Trumpeter and Ferguson Native Keyon Harrold Pays Tribute to Michael Brown and his Hometown Youth Through the Release of MB Lament
Keyon Harrold, the internationally-acclaimed Grammy Award-winning trumpeter from Ferguson, MO, has released two new songs as a tribute to the heartbreaking events that began in his community three years ago with the tragic death of Mike Brown. The instrumental “MB Lament” and “When Will It Stop (ft. actor/ comedian Guy Torry),” both from Keyon’s forthcoming album, pay tribute to Brown and the rest of Ferguson’s youth, especially those affected by inequality and injustice.
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“’MB Lament’ is a cry for change and compassion,” says Keyon, “and ‘When Will It Stop’ adds lyrical context. Both push the question on whether black lives really do matter in this day and age and, if so, when will the violence against them stop?”
The song is being released as part of the kickoff to the Hours of Honor Campaign supporting Strength and Honor Mentoring and Tutoring, an outreach program founded by Keyon’s brother, Albert Harrold, that supports underprivileged youth in the Ferguson community. The Hours of Honor Campaign has been designed to target the most valuable asset an individual or corporation can give to the youth of Ferguson—their time. This service of time to mentor and support is invaluable to the journey ahead for each of these youth. Keyon will perform the new music in Ferguson on September 7th closing the campaign to raise 20,846 hours of tutoring for Ferguson’s youth (the population of Ferguson) alongside the Mayor of Ferguson and Captain Ron Johnson, who became known around the world for his leadership during the unrest in Ferguson.
“Strength and Honor is doing the core work on the ground to mentor our most vulnerable youth so they can realize their greatest potential. The City of Ferguson is proud to be a sponsoring partner and we are delighted to have one of our native sons, Keyon Harrold, return home to support the youth of the community that helped raise him into the world-class trumpeter he has become,” said Mayor James Knowles.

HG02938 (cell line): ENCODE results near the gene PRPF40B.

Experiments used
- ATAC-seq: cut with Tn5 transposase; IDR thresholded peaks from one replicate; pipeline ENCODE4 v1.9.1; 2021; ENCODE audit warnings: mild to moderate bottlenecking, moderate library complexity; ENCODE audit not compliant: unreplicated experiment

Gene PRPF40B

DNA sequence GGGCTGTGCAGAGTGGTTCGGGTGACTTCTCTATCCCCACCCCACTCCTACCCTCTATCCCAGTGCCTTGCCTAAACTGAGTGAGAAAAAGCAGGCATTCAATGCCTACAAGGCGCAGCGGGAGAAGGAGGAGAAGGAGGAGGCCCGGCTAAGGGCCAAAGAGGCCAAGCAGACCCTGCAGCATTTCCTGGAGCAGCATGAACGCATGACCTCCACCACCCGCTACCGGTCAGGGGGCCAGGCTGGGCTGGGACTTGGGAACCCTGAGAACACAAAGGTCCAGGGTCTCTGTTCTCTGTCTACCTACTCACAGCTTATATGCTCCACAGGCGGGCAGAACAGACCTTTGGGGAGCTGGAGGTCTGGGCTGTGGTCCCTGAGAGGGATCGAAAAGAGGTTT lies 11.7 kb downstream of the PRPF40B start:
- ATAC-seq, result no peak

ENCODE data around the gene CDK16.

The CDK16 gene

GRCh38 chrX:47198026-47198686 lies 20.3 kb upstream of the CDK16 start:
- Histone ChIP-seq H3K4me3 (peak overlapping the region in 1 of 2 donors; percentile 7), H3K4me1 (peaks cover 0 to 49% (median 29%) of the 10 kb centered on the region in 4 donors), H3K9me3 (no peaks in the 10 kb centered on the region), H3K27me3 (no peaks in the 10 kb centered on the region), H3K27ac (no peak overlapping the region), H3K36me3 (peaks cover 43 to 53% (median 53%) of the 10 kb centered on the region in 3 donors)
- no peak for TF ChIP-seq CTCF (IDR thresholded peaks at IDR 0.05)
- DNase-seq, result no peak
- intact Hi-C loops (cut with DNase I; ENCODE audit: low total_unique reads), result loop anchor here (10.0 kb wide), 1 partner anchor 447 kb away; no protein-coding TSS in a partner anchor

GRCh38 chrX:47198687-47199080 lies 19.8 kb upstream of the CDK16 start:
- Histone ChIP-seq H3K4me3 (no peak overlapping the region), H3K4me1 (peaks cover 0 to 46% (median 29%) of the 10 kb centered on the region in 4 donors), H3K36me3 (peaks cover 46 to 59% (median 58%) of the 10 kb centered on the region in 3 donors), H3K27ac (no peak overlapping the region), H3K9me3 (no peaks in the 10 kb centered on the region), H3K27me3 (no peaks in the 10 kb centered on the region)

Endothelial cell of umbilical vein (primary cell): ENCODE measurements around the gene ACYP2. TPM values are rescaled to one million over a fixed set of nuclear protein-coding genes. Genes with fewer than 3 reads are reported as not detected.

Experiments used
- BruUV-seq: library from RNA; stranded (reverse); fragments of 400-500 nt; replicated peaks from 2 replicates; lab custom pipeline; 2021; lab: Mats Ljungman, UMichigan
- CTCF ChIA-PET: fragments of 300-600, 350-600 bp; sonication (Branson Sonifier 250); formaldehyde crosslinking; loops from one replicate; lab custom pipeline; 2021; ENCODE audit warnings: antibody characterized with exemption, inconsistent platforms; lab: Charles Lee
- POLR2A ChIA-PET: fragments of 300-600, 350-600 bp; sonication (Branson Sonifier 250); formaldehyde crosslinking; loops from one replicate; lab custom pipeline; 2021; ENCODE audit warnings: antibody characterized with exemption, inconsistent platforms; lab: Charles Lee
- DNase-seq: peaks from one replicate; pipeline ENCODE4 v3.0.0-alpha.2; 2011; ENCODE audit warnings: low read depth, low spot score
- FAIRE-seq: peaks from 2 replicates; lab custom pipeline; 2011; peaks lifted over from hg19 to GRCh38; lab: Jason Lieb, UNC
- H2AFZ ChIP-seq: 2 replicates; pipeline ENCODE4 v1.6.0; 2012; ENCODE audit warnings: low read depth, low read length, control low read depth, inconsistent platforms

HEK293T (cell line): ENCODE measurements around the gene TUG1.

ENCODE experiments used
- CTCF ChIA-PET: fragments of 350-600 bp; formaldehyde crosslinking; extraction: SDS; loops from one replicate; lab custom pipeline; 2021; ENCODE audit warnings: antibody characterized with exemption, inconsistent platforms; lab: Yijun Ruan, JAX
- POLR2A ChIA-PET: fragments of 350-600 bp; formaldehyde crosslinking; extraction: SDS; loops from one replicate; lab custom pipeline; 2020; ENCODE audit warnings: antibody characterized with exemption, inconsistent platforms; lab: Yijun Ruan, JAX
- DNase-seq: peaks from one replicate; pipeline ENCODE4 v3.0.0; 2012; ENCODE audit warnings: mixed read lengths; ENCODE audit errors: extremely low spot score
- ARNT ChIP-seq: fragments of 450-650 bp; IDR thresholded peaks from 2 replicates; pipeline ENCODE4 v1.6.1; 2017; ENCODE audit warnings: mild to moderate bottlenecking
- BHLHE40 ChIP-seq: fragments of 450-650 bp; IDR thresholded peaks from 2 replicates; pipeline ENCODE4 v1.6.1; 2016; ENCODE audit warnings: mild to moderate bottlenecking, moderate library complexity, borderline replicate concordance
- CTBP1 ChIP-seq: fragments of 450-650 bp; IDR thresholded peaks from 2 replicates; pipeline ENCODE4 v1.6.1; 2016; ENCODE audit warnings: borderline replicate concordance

Keyon is closely connected to his roots in Ferguson recently serving as the Grand Marshall of the Ferguson 4th of July Parade. Especially after the tragic events of 2014, Keyon’s mission is to ensure the world also knows all of the wonderful good that has come from Ferguson as well. Captain Ron Johnson noted “Our community has endured one of the most vulnerable moments in its history that challenged our resolve. The dreams of our better tomorrows, I believe, are embodied in our youth. I am humbled to pin words and honored to celebrate the value of young girls and boys, one of our greatest assets, through this new Hours of Honor Campaign. Because it is not words that will allow struggles to be endured or triumphs to be enjoyed but rather a commitment to each other. Our time.” Keyon is honored to serve as one of Strength and Honor’s ambassadors to spread this message to the world.
Keyon Harrold has become one of the most sought-after trumpeters in the world having been featured on nearly 100 albums spanning jazz, R&B, pop, gospel, blues, and hip-hop. Harrold has recorded with the world’s leading artists from Maxwell to Keith Richards and has toured with music’s most bold-faced names including Beyoncé, Jay-Z, Rihanna, Common, Maxwell, Mary J. Blige, Eminem, D’Angelo and the Vanguard, and more. In 2016, Keyon released “Running (Refugee Song)” in collaboration with songwriting partner Andrea Pizziconi as part of their initiative Compositions for a Cause. The song, also featuring Grammy Award-winning rapper Common and Grammy Award-winning singer Gregory Porter was included on Billboard’s list of “6 Songs Offering Hope & Perspective During Immigration Ban” this past January.
About Strength and Honor Mentoring and Tutoring (SAH):
Strength and Honor Mentoring and Tutoring (SAH) was founded by Ferguson public school educator and former All-American wrestling champion Albert Harrold who sought to support the underprivileged youth of his community. During his four decades growing up and then working in Ferguson, he has watched his community struggle from increased poverty and injustice. Having the experience of working with Ferguson’s youth first-hand in the school district, Albert could see his students falling behind their national peers. In a community that has been plagued with a doubling of poverty and joblessness rates since 2000, many youth who lacked parental role models were heading down the wrong path, sometimes ending up in prison or even dead. Rather than let the greatest asset of Ferguson’s future go unrealized, he sought to use his training as a science teacher but also as a competitive wrestler to share core values with young people to help them become effective adults and, in particular, to help Ferguson’s boys to become men.